(2) This solution presumes it is improbable that Jesus lived a life that was not as ascetic as John. In fact, the social phenomenon of ascetism is far from dichotomous--ascetism instead exists on a spectrum. There is no reason we would not expect Jesus to have adopted some but not all of the ascetic lifestyle of John the Baptist. As a modern example, the Trappist monks of Belgium live sexless lives, but they brew (and drink) the best beers in the world.
(3) This solution is probable only by supposing that two sharp revolutions in religious tradition are more probable than a continuous evolution in religious tradition. Crossan proposes that John the Baptist was apocalyptic asceticist, his disciple Jesus did a 180 and was not apocalyptic asceticist, and the disciples of Jesus did another 180 and became apocalyptic asceticist again. Why not instead propose that Jesus and his disciples were apocalyptic asceticics though not as ascetic as John?

Bart Ehrman makes the point that, if it is agreed that both the predecessor and successors of Jesus were apocalypticists, then it is highly likely that Jesus himself was apocalypticist, joining two links on either side of one uniform chain. We don't even need to read between the lines to reach this conclusion--it is the explicit belief multiply attested by all of the earliest texts, and we have no early textual evidence to the contrary. Jesus was apocalypticist.

King Arthur and Cornwell

Con disputed my claim that his source lacks evidence for the point that King Arthur was a mythical amalgamation of many characters (a point that would lend plausibility to a similar claim about Jesus). Con now claims that he gained the knowledge from Bernard Cornwell. I don't know why Con did not cite Bernard Cornwell when he made the claim in Round 2, but once again I ask for Con's assistance in specifically locating the claim in this new source ( I have read the entire page, and I can not find the claim that Arthur "was an amalgamation of many different kings and warlords," nor any similar claim. The closest to this claim by the source I can find is:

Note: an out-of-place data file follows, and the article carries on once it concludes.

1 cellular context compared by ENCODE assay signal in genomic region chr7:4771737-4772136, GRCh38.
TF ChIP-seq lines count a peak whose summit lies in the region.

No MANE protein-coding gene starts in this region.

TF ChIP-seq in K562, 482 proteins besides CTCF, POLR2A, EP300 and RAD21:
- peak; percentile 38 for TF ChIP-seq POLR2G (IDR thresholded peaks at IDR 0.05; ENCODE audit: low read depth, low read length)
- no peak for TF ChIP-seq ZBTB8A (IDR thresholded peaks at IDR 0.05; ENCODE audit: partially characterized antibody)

"Nen­nius was sure­ly draw­ing on an­cient folk­tales, which were a fer­tile source feed­ing the in­creas­ing­ly fre­quent retellings of the Arthur sto­ry that reached their zenith in the twelfth cen­tu­ry when two writ­ers in sep­arate coun­tries made Arthur in­to a hero for all times."

Presumably, though, the "ancient folktales" would be yet more tales about the evolving character of Arthur, not about entirely-different characters. I ask that Con please provide the specific quote. It is not that I challenge Con's citation, but it is difficult to analyze an argument when the evidence is hidden within long documents.

Copycat Pagan gods

Con claims that the Jesus myth was an amalgamation of similar Pagan gods, including Tammuz, Osiris, Attis, Dionysus, Mithra and Horus. Con claims that these gods share with Jesus traits such as "lamb of God," crucifixion, 3-day death, walking on water, etc. These claims are found everywhere on the web where debates about the historical Jesus take place. All three of the embedded YouTube videos repeat the claims. And, NEVER are specific ancient documents cited to substantiate the claims about the ancient myths. That is because the myths are purely modern, not ancient.

On the Internet, the myths are typically sourced from the author Acharya S, who in turn cites authors of the 17th-20th centuries, including Kersey Graves of 1875, who wrote a book titled, The World's Sixteen Crucified Saviors found online. Unfortunately, the trails stop at authors such as Graves, because they do not cite specific ancient documents, nor are the claims seemingly substantiated in the small handful of ancient documents pertaining to such myths.

If Con does not believe me, then I challenge Con, and I also challenge readers sympathetic to Con's position, to find quotes and specific citations to the ancient documents that substantiate the claims (which Con should hae done already), such as the claim that any ancient god such as Horus was crucified, or the claim that any other ancient character was known as "Lamb of God." Such evidence would strongly favor Con's position, because it is otherwise strongly expected that the crucifixion of a reputed god and the title of "Lamb of God" are unique to the character of Jesus.

Three Kings

This is one of many reasons the quality of sources are important--it strongly correlates with the quality of the claims. If Con had relied on high-quality sources instead of a lay YouTube video, he wouldn't have presented the claim that the three kings of the gospel birth narratives correspond to the three stars of Orion's belt that were supposedly known as three kings by the ancients.

There are no three kings in the gospel birth narratives. There are an unspecified number of "magi" (Zoroastrian priests) who had three gifts (Matthew 2:7-12). "Three Kings" are found only in modern Christmas carols and those YouTube videos. And, there are no ancient documents that call those three stars "Three Kings." Everything about the myth is modern.